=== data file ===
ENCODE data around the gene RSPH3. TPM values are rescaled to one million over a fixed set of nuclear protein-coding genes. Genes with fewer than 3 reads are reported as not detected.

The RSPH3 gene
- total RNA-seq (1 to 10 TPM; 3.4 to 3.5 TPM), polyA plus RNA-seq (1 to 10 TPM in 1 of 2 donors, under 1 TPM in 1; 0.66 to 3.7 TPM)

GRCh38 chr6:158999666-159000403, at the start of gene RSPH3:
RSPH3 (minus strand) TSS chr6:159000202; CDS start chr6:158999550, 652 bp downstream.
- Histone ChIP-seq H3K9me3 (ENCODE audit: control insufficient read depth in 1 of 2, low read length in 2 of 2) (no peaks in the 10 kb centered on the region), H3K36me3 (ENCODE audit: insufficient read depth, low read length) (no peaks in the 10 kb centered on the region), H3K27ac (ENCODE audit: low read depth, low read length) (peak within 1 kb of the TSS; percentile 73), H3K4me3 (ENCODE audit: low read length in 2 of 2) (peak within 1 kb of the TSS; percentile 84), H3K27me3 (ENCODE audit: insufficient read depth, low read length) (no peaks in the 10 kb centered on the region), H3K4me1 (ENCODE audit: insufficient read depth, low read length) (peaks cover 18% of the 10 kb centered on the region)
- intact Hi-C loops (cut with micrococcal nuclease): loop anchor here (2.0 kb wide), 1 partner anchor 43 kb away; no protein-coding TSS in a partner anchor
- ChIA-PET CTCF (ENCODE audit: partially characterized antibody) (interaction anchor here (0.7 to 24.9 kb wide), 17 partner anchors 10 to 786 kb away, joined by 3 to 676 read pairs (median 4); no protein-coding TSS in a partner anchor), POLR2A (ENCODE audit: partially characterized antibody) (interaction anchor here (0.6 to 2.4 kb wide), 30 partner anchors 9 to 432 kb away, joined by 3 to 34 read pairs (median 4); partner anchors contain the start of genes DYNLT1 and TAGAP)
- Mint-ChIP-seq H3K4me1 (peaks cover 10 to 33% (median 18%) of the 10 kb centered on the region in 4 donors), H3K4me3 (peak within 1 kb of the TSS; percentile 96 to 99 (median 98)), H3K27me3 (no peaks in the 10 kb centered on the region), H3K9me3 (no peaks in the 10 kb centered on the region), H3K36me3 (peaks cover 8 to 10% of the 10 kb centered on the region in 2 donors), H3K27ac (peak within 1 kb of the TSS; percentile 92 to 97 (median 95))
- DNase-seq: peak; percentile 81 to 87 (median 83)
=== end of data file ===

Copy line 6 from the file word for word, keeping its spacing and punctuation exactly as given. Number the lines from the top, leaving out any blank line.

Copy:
- Histone ChIP-seq H3K9me3 (ENCODE audit: control insufficient read depth in 1 of 2, low read length in 2 of 2) (no peaks in the 10 kb centered on the region), H3K36me3 (ENCODE audit: insufficient read depth, low read length) (no peaks in the 10 kb centered on the region), H3K27ac (ENCODE audit: low read depth, low read length) (peak within 1 kb of the TSS; percentile 73), H3K4me3 (ENCODE audit: low read length in 2 of 2) (peak within 1 kb of the TSS; percentile 84), H3K27me3 (ENCODE audit: insufficient read depth, low read length) (no peaks in the 10 kb centered on the region), H3K4me1 (ENCODE audit: insufficient read depth, low read length) (peaks cover 18% of the 10 kb centered on the region)